Saturday, 19 January 2013


...with crispy potatoes, mangetout and yellow courgette

Sprats are great if you like fishy fish. My partner wolfed them down happily and said it was a great meal. I gingerly ate some then stuck to veg! They are small herrings, but I don't know what a herring tastes like, so I'd say they are a lot like mackerel...except more so. That slightly metallic taste of mackerel is there but they are not as meaty and mild as mackerel (which I've learned to love). From my point of view they are not worth the phaff but I'm sure my partner will be begging me to make them again!

I started off gutting them. This was so much easier than I thought. A small cut behind the head at the top of the back bone and then pull the head slowly. All the guts come out in one this way and you can do a quick rinse in a bowl of cold water, pat dry and they're ready to cook.

Sprats ready to cook
I decided to use a spice mix I got in Turkey last summer that went well with mackerel. I think you could replace this with something along the lines of: dried garlic flakes, sea salt, chilli flakes and cumin in equal quantities. I used about a teaspoon of this and a tablespoon of plain (all-purpose) flour to lightly coat the sprats before shallow-frying in sunflower oil. After about 2 mins the fish feels a little harder and the skin starts coming away and crisping up, this seemed to be the right time to take them out!

I served them with steamed mangetout (overcooked - oops) and yellow courgette, as well as some little cubes of baked crispy potato. I used a trick found on pinterest for these, soak them for 20 mins in cold water before draining, patting dry and baking in olive oil. They go crispy on the outside and fluffy on the inside, and this did seem to work quite well. I've attempted to write the full recipe for this meal below including a couple of tweaks I'd use next time.


Serves 2


  • 20 Sprats, beheaded and gutted (yum!)
  • 1 Tablespoon Plain All-purpose Flour
  • 500ml Sunflower oil
  • Pinch each of garlic flakes, chilli flakes, sea salt and cumin
  • 2 handfuls Mangetout
  • 1 Yellow Courgette, cut into strips
  • 2 large potatoes, peeled,cut into cubes, and soaked in cold water for 20 mins

1. Preheat the oven to Gas Mark 6/220C/425F. Drain the Potatoes and pat dry. Put them on a baking tray, coat with olive oil and season with salt and pepper.Bake in the oven for 40 mins turning half way through.

2. Mix the flour and spices together and lightly coat the sprats using this mixture.  

3. Put the sunflower oil in  a large pan over a high heat. Drop in one sprat, when it begins to bubble then drop in a few more. The sprats should be crispy and cooked through after about two minutes in the oil.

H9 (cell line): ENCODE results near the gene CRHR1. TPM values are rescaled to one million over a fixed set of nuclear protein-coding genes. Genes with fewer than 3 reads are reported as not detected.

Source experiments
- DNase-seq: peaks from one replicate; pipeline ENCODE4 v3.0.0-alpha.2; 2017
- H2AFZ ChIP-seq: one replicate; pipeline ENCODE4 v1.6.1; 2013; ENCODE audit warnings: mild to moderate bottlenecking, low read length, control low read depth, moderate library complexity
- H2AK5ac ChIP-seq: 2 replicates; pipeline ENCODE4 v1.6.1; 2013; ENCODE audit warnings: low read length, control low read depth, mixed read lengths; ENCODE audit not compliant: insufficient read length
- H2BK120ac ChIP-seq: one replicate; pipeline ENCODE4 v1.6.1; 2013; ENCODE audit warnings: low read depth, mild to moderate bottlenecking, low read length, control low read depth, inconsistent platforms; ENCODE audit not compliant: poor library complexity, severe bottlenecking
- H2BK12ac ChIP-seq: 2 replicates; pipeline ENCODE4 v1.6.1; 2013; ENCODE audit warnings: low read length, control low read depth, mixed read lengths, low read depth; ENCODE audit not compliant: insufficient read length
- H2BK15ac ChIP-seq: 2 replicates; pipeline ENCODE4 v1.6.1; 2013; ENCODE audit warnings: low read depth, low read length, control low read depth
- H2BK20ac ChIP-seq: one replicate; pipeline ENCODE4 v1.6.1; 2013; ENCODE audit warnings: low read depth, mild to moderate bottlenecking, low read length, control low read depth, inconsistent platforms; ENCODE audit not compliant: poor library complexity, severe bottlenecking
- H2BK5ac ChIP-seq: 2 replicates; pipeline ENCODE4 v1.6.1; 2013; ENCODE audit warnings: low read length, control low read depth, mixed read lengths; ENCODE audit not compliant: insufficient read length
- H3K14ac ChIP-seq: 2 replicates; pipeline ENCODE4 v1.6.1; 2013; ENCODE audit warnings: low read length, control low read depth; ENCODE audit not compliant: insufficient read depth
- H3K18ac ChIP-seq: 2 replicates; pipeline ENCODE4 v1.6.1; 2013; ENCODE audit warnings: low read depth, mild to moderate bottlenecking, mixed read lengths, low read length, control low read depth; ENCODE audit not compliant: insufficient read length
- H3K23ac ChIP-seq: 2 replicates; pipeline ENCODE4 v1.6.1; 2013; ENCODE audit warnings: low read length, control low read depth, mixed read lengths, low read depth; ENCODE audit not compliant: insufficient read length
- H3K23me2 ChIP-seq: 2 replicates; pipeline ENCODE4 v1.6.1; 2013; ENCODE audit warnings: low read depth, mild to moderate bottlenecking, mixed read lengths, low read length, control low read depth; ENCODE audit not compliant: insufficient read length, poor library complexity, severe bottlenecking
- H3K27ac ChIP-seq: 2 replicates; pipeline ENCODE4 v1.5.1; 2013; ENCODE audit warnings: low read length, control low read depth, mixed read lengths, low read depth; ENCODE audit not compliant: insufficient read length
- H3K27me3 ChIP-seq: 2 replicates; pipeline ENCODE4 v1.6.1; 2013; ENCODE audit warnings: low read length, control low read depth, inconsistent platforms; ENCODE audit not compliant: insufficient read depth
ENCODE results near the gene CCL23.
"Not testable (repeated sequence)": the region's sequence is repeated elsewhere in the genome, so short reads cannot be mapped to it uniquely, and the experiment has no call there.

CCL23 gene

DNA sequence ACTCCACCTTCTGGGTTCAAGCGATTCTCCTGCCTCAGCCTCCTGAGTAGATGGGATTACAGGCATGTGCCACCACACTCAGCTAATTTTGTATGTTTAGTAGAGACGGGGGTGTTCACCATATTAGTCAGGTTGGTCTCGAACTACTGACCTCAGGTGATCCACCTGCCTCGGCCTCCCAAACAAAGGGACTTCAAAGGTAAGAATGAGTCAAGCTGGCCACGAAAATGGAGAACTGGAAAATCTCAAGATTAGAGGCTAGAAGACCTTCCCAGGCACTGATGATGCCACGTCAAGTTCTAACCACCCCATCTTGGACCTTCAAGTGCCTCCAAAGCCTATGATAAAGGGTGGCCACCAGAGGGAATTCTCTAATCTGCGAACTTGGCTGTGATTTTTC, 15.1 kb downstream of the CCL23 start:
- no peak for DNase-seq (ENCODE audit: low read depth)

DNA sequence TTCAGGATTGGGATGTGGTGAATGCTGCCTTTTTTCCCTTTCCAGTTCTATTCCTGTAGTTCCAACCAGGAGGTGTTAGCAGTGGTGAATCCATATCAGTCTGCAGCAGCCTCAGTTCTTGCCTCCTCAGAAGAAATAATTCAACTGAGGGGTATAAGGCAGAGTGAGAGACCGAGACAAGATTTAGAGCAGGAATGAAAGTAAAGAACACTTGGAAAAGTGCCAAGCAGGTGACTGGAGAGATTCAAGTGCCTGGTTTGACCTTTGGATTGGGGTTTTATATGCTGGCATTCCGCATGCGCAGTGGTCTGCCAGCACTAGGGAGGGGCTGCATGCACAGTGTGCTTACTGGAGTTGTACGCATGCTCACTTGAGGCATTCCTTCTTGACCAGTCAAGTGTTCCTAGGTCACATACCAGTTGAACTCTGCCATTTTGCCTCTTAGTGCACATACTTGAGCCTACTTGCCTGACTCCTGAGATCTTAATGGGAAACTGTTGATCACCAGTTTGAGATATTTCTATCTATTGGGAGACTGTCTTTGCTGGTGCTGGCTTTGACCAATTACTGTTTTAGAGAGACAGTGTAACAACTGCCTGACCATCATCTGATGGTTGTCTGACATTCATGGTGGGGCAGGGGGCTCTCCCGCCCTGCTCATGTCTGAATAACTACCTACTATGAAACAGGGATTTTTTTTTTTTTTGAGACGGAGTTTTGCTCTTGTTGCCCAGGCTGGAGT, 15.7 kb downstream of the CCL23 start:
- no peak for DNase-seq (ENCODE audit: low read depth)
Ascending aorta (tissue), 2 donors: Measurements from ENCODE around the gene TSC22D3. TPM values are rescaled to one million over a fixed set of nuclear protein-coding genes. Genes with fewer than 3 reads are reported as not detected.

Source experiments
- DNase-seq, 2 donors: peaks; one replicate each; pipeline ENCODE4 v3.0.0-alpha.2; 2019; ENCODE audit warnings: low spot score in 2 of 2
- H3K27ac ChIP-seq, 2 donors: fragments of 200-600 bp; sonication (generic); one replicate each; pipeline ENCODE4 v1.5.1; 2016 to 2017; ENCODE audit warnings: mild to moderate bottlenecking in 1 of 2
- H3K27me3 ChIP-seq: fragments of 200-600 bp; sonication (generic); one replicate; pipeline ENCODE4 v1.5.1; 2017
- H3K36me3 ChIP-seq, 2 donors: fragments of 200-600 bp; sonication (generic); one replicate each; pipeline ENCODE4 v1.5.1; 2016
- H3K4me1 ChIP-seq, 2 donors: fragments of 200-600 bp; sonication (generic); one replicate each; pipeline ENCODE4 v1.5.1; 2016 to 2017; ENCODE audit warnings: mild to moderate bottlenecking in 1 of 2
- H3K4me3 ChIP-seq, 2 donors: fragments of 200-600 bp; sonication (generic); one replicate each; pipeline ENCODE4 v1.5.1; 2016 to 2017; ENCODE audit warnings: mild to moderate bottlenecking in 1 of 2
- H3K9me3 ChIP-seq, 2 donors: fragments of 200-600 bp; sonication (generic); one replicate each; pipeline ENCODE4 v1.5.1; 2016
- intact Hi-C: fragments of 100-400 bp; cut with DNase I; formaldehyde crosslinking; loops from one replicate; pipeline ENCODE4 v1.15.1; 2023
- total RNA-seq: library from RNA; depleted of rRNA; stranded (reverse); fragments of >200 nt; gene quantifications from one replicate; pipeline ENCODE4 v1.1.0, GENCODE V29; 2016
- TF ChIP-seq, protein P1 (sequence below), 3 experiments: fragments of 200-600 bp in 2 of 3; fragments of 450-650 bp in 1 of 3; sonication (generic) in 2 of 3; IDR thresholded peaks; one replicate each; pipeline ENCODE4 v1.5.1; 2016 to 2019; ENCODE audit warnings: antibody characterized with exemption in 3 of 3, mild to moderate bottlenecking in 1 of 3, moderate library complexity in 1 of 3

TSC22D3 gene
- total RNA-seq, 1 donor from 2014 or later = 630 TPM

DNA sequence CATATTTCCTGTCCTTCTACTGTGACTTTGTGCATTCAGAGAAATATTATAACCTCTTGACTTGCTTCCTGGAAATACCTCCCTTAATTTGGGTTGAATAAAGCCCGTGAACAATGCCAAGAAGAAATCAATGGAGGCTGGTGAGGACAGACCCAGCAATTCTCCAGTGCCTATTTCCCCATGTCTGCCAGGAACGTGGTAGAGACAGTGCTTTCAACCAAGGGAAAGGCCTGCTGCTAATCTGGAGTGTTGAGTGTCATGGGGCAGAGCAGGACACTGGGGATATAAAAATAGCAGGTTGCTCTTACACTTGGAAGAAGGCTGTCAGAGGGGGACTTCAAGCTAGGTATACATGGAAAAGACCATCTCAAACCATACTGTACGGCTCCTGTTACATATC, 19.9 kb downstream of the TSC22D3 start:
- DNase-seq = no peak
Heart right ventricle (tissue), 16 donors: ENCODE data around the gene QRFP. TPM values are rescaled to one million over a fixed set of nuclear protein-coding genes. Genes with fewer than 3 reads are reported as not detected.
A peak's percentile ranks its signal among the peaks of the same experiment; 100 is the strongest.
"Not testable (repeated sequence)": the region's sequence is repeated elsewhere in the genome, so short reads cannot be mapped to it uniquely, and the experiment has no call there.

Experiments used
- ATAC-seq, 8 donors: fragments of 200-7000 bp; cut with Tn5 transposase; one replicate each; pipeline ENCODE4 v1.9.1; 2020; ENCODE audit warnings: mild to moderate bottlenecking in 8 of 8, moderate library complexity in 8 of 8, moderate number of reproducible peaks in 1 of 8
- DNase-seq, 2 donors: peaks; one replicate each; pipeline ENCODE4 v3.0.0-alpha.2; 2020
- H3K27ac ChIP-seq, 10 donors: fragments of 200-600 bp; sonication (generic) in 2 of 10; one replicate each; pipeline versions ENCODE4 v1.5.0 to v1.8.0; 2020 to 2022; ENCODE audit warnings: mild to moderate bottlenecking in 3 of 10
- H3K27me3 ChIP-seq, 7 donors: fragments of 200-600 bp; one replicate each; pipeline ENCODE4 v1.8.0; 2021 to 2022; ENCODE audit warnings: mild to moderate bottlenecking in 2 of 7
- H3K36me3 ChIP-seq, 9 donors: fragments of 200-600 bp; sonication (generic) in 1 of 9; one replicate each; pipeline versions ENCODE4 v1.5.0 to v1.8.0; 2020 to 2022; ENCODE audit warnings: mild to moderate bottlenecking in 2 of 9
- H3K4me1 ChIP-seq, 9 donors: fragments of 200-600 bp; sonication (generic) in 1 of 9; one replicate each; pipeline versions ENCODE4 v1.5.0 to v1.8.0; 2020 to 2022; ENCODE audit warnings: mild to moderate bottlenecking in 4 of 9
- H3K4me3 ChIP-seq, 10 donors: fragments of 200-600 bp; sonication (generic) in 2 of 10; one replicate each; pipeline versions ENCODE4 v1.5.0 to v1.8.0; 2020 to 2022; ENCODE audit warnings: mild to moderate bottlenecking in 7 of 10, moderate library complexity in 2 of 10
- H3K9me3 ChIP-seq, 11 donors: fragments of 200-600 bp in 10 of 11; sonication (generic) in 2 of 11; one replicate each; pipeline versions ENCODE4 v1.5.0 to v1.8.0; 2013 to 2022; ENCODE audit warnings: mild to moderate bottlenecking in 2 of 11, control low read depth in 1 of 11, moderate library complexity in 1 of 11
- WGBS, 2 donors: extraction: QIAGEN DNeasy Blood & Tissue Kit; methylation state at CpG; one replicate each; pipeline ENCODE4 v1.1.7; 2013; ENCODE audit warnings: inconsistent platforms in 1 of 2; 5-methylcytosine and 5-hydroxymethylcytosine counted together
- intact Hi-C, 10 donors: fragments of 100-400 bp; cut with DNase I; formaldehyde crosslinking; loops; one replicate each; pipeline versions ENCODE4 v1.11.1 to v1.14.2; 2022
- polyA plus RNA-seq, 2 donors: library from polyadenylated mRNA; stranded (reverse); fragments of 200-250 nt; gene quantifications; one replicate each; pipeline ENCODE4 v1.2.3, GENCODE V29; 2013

4. Add the vegetables to a steamer at this point and steam whilst cooking the sprats in batches. 


Hopefully, the potatoes veg and sprats should all be ready about the same time if you follow this order, though you may want to start them ten minutes before step two (my potatoes were done too soon as I started them way too early).

The veg will literally only need a few minutes or it'll be overcooked like mine!

I would serve the fish with some sort of dip, like garlic mayonnaise, and a wedge of lemon.

Happy experimenting!

Friday, 18 January 2013


Today ended up being a snow day in the West Midlands so I had pretty much the whole day off. I got restless pretty quickly waiting to cook my sprats so I decided to have a look online and find some baking to do. Pinterest offered the answer (obviously). 

I decided to have a go at this recipe: This blog is lovely and has loads of ideas with stunning pictures.


These pita breads are incredibly easy and if you don't have the fancy machinery (dough hook and the like) it still works!

I started with the mixture of warm water and yeast mentioned in the recipe and then added the flour in two batches and kneaded by hand on a floured work surface. The resulting rounds are shown above. I think that I should have rolled them thinner and maybe made more than six, as suggested in the recipe as they were BIG.

The finished results were great. They are seriously the most entertaining things I have ever cooked. I shrieked 'They're rising!!' to Mr F and he came running thinking I'd burnt myself!

I would definitely recommend giving these a go. They are 10 times better than shop bought and I got them made in half an hour. Yay!

Happy Experimenting!


About six months ago I discovered pinterest and started trying things that I never thought I would be interested in. I had never attempted making jewellery or paper snowflakes - granted some of my experiments have been more useful than others! 

This new inspiration to just have a go led to me taking a long hard look at the rapidly growing collection of food porn (recipe books) that is weighing down my bookshelves. I have been one of those people who 'reads' recipe books every night in front of the T.V. for about...Oh God I think it's four years.

Yes, I like Jamie a lot (he has the best pics)

That is quite shocking considering I tried about two recipes in all that time! But recently I started trying at least one new recipe/ingredient per week. This is quite an expensive undertaking I must say, but great fun and really worth it. Some of the experiments have ended up being part of my regular repertoire of meals making evening meals a lot more enjoyable and varied. 

I adore food, and now love trying new things in the kitchen - with variable results. 

Tonight it's sprats. Got to gut them and everything! Eeeek! Will take pics and report back on whether it's worth it.